Or – “It’s Retro, And That’s Okay, Dammit!”
In the introduction to this issue, Paul Grist says that he’s a fan of comics, “not floppies or pamphlets or any of those other slightly derogatory terms that people use to belittle the format.” As I write these words, I haven’t gotten any further than writing this introduction, and those words alone have earned him about a star-and-a-half on my rating scale. How will the actual story bits fare?
Previously, in Mudman: I first encountered the work of Paul Grist as the artist of “St. Swithins Day,” a particularly entertaining bit of B&W explosion existential self-examination (written by a pre-superstardom Grant Morrison.) Over the last few years, he has probably had the highest profile as penciler of Jack Staff, the book that most people probably recognize as “not Union Jack.” Grist is an avid fan of superheroes and especially of comics, and now he’s setting out to give us an equivalent of the old-school monthly comics experience. Can it ever be as good as it used to be?
“IT ALL ENDED IN THE MUD…”
This issue starts off strong, with a puzzling soliloquy, with the speaker unknown, and no context, but rather than annoying me with it’s obscurity, I am immediately drawn into the story (although Grists’s crystal-clear art style may be helping me along.) We then meet Owen Craig, a young English lad who is for all the world like a little British Peter Parker, but in a good way. Owen sneaks into the local haunted house, and finds a strange hidden chamber with an odd-looking costume standing empty in the middle of the room. He hears someone approaching, and things quickly get out of hand. Owen awakens the next morning with little memory of what happened, but finds that strange things seem to be happening to him, all related to a really weird dream that he remembers after coming home.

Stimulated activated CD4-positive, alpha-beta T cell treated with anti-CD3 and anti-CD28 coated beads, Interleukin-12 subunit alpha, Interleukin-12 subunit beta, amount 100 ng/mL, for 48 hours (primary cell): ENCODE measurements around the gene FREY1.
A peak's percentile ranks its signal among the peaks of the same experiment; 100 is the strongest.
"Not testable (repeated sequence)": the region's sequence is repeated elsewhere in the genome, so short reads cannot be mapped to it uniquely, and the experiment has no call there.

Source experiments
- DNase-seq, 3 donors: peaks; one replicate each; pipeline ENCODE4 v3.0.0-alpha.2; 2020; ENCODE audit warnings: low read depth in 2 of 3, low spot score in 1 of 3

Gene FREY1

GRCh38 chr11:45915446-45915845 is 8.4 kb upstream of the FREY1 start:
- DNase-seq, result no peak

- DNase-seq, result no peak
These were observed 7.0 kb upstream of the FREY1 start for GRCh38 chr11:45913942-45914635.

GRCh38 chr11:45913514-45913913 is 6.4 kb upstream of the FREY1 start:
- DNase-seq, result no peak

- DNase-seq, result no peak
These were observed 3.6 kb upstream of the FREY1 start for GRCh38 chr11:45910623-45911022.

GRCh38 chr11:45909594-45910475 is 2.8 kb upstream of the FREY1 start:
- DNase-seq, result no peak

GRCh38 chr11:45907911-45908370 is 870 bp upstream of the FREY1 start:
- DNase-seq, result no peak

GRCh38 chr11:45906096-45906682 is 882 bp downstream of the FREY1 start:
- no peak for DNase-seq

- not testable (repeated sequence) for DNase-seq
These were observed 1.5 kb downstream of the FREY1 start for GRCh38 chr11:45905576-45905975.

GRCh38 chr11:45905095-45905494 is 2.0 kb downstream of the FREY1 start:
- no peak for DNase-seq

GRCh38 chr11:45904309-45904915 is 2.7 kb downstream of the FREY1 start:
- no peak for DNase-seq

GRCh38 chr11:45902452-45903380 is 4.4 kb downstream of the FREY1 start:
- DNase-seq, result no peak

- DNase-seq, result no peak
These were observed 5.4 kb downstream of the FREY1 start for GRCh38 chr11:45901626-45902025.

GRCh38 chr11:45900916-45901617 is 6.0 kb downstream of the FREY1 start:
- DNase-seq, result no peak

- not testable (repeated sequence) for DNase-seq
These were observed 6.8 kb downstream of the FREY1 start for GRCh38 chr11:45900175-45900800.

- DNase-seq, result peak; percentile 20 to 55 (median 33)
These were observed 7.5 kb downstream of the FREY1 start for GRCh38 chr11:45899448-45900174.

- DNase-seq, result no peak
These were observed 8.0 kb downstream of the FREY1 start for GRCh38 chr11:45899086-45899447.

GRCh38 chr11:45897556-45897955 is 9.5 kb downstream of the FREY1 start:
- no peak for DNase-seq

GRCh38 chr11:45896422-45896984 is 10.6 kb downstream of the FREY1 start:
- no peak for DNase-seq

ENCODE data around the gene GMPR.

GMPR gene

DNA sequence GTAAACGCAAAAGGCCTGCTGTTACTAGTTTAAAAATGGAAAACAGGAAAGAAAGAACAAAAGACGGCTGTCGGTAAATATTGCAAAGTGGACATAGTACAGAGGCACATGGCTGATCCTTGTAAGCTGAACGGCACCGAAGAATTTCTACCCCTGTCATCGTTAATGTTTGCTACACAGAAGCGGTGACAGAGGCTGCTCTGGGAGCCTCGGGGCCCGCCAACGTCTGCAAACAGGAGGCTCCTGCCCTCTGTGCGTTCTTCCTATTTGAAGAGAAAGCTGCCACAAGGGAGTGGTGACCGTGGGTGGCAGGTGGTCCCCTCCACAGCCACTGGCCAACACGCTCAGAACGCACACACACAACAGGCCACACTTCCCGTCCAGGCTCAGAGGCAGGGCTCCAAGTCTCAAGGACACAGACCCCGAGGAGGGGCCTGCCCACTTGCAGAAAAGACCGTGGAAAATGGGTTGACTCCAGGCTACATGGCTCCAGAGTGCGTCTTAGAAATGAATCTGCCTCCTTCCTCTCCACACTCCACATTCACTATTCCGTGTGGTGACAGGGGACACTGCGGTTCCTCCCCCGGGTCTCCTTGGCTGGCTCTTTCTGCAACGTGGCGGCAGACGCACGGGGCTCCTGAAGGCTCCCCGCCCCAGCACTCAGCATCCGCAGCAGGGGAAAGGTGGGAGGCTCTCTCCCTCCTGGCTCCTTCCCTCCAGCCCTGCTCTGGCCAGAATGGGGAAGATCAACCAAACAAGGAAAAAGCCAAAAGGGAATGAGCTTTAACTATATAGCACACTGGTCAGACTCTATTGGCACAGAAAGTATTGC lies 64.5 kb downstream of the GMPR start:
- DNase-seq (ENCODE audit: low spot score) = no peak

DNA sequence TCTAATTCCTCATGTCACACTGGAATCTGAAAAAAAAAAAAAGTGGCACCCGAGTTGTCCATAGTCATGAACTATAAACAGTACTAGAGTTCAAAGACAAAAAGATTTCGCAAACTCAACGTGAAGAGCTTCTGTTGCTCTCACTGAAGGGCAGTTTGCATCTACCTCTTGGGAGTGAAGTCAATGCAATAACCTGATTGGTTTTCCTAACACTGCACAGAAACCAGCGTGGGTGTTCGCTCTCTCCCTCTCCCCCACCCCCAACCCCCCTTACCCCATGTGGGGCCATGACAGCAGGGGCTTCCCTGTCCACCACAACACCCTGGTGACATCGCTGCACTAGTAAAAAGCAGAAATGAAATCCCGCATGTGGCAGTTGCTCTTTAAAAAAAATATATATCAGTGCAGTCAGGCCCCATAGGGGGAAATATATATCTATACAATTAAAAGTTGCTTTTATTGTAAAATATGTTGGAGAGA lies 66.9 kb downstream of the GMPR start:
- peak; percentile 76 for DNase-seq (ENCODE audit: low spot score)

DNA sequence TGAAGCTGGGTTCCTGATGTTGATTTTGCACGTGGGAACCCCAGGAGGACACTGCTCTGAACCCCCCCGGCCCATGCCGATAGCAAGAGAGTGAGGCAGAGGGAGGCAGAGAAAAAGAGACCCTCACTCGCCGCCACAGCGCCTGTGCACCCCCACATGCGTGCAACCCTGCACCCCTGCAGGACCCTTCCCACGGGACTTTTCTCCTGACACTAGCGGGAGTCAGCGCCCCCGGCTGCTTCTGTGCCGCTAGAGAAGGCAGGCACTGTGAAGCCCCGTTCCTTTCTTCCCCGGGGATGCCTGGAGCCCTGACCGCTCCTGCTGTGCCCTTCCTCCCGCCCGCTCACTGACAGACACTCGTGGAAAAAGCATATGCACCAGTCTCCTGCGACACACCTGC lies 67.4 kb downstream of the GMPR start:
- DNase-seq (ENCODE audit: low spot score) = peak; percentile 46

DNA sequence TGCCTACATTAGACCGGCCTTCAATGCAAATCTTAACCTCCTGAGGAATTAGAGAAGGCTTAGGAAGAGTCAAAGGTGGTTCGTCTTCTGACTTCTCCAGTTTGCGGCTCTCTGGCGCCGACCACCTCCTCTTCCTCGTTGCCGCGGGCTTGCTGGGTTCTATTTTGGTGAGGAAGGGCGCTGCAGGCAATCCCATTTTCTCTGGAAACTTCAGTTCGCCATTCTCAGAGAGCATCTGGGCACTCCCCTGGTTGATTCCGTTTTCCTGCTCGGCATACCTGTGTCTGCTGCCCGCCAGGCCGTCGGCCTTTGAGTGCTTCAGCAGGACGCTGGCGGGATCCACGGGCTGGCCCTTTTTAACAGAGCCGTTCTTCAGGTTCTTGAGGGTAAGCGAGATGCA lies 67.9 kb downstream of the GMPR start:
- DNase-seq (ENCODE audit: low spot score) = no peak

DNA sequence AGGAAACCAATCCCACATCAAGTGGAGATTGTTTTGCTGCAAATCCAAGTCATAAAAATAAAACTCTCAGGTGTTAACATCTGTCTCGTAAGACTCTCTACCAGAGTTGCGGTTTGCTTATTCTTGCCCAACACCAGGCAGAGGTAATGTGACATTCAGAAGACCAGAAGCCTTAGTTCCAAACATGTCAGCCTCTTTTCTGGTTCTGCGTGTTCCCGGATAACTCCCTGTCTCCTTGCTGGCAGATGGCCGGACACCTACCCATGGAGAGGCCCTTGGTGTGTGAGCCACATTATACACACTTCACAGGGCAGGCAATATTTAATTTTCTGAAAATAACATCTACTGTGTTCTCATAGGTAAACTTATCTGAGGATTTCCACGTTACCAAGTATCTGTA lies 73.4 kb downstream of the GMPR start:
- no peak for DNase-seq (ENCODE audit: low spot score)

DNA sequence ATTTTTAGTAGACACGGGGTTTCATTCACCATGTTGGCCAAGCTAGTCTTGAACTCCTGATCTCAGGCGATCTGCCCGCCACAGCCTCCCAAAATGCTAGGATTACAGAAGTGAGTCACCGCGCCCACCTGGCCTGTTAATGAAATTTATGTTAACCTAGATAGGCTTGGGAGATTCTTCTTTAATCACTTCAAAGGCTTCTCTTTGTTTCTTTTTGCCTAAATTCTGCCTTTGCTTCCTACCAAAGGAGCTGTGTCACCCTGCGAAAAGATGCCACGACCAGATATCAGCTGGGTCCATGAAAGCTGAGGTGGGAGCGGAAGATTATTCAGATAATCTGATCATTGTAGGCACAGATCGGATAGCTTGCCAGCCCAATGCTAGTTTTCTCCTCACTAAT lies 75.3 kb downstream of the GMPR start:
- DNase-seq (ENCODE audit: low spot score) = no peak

A COMIC-BOOK ORIGIN IN THE CLASSICAL VEIN.
What actually happened is intentionally kept unclear, but we follow Owen through a day, and Grists once again hooks me with his art. Every character is super-expressive, and not a single line goes wasted. Much like Ryan Ottley’s work on early issues of Invincible, the art is stylized in its’ simplicity, and the effect actually adds to the story’s attempts to harness the energies of comic books long gone. The issue ends with Owen (after a rough first day of school) discovering that strange men have kidnapped his father and are holding him in the strange empty house, leading him to put on that strange costume and confront one of the bad guys…
…who promptly puts bullets right through his chest. Owen looks at the gaping holes in the mud that now comprises his body, and thinks, “It’s just a dream isn’t it?” As he waits to wake up, we fade to black.
THE VERDICT: CLEAN LINES, GREAT FUN…
I remember being kind of intrigued by the solicitations and cover drawings for this issue in Previews, but for some reason, I didn’t follow through and order it. Only the grace of Manager Jim at Gatekeeper saved the day, though, and I’m glad it did. This issue was a joyous experience for me, recalling the days when I could wander into S&S Drug and pick up an issue of Ghost Rider or Incredible Hulk or Teen Titans and get lost in an entertaining story with interesting characters. I didn’t get the third chapter of a six-part epic or a twenty-page description of action that took place off-panel, I got a STORY, and this book delivers, not only as a first issue, but as a single issue of a comic book. Mudman #1 is intentionally designed to remind you of days gone past, and looks damn good doing it, earning 5 out of 5 stars overall. If this book ISN’T Image’s next ‘Invincible,’ it absolutely should be.
Faithful Spoilerite Question Of The Day: Why do so many people who claim to love comics insist on treating the monthly issue like the hillbilly cousin who never gets invited to family gatherings?